CKD is closely associated with the MetS and is an integral part of the CKM[13,14].

Projections indicate that by 2040, CKD will rank as the fifth leading cause of mortality. This places CKD among the few non-transmissible diseases that are progressively claiming more lives, marking it as one of the fastest-growing causes of mortality over the last two decades[27]. These alarming figures underscore the urgency of efforts aimed at halting this silent CKD epidemic. Given the multiplicity of pathomechanisms involved, targeting NAFLD/MAFLD/MASLD could be a rational option to combat CKD, especially considering their strong association with incident CKD in a manner that parallels the severity of liver disease [Tables 3 and 4].

However, the spectrum of contributors to the initiation and worsening of incident CKD among those with NAFLD/MAFLD/MASLD is not yet fully understood and needs further examination. For example, the role of the dyad comprising skeletal muscle and bone in this arena needs further characterization. This expectation is based on the finding that myosteatosis and sarcopenia are involved in the severity of NAFLD and MAFLD[180,181] and that advanced CKD involves a process of pseudo-ossification of media of large- and medium-caliber vessels that strongly contributes to heart failure[182,183]. Finally, the role of the liver in the risk of incident CKD also needs to be further characterized with specific reference to portal hypertension[43].

Recently, the changing definitions of NAFLD/MAFLD/MASLD have resulted in confusion among physicians[5]. While the NAFLD spectrum describes a diagnosis of exclusion (i.e., “nonalcoholic”)[184], the MAFLD nomenclature identifies a positive diagnostic criterion (i.e., “metabolic dysfunction”). Metabolic dysfunction is an array of cardiovascular risk factors including visceral adiposity, arterial hypertension, hyperinsulinemia/insulin resistance, altered glucose metabolism, pro-atherogenic dyslipidemia, and low-grade subclinical inflammation[185], all of which carry increased odds of CKD, suggesting that metabolic dysfunction is a major mechanistic connector of MAFLD with CKD. Such a connection occurs via the secretion of the adipokines leptin and adiponectin, which dictate satiety, govern hepatic and systemic insulin sensitivity, low-grade chronic inflammation and the renin-angiotensin system, promote podocyte viability, govern morphogenesis of liver histology elementary changes (steatogenesis, hepatitis, and fibrogenesis), and contribute to the development and worsening of CKD by regulating renal hemodynamics via the sympathetic nervous system[38]. Another reason why MAFLD is superior to the NAFLD/NASH nomenclature is the notion that MAFLD (not NAFLD) can coexist with concurrent causes of chronic liver disease such as infections with major hepatitis viruses: Hepatitis B Virus (HBV) or Hepatitis C Virus (HCV) which may cause viral- related glomerulonephritides, suggesting that HBV and HCV could, in principle, account for the close association of MAFLD with CKD, although additional studies are necessary to address this point[38].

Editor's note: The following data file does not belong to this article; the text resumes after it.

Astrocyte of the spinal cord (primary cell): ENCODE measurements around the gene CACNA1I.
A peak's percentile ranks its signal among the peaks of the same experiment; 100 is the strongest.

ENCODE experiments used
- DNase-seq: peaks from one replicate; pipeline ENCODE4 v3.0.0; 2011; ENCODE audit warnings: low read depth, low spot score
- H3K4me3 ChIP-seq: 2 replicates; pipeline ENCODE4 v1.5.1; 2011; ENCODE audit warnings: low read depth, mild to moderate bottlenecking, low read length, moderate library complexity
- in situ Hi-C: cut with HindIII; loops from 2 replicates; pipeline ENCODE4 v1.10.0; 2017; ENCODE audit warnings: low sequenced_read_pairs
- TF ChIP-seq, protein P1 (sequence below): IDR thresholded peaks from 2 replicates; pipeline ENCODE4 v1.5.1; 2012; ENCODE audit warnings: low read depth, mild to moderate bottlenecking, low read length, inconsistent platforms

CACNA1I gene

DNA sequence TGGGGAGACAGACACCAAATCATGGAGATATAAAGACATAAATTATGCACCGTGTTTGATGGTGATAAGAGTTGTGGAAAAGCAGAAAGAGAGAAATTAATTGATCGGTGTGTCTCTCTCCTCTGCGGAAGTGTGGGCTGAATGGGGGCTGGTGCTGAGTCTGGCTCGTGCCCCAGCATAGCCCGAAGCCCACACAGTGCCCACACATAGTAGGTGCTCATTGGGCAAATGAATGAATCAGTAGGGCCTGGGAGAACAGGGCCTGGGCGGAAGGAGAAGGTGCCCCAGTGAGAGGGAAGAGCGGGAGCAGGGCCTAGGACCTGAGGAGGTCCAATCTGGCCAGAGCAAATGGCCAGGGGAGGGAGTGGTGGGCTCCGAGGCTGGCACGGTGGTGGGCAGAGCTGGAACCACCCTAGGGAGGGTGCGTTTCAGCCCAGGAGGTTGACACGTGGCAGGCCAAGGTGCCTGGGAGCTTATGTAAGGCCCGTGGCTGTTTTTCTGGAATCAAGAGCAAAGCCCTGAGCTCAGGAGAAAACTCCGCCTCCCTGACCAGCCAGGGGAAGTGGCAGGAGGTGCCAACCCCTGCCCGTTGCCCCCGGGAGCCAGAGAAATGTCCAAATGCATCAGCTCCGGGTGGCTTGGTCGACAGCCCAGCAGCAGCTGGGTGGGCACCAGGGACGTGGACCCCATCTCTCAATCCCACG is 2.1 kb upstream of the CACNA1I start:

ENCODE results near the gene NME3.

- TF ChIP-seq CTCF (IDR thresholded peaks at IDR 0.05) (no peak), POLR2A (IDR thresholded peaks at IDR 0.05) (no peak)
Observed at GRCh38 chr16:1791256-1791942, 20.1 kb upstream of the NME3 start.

It has recently been anticipated that, by mid-2024, all human studies on NAFLD/MAFLD/MASLD will adhere to the new specified nomenclature and definitions[186]. However, specifically regarding the CKD arena, the potential benefits of these nomenclature changes remain uncertain given that the MAFLD definition probably “captures” the risk of incident CKD risk better than NAFLD in adults[50] but not in children[187]. Moreover, MASLD may inappropriately rule out patients with significant liver fibrosis, particularly lean women with NAFLD[188], and may otherwise probably overlap with NAFLD as far as the natural history is concerned[8]. In this connection, comparative studies between the various NAFLD/MAFLD/MASLD nomenclatures would be hampered if the adoption of the MASLD nosography were to be universally and abruptly adopted[189].


Authors’ contributions

The author contributed solely to the article.

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Conflicts of interest

Amedeo Lonardo is the Editor-in-Chief of the journal Metabolism and Target Organ Damage.

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© The Author(s) 2024.


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Lonardo A. Association of NAFLD/NASH, and MAFLD/MASLD with chronic kidney disease: an updated narrative review. Metab Target Organ Damage 2024;4:16.

AMA Style

Lonardo A. Association of NAFLD/NASH, and MAFLD/MASLD with chronic kidney disease: an updated narrative review. Metabolism and Target Organ Damage. 2024; 4(2): 16.

Chicago/Turabian Style

Lonardo, Amedeo. 2024. "Association of NAFLD/NASH, and MAFLD/MASLD with chronic kidney disease: an updated narrative review" Metabolism and Target Organ Damage. 4, no.2: 16.

ACS Style

Lonardo, A. Association of NAFLD/NASH, and MAFLD/MASLD with chronic kidney disease: an updated narrative review. Metab Target Organ Damage. 2024, 4, 16.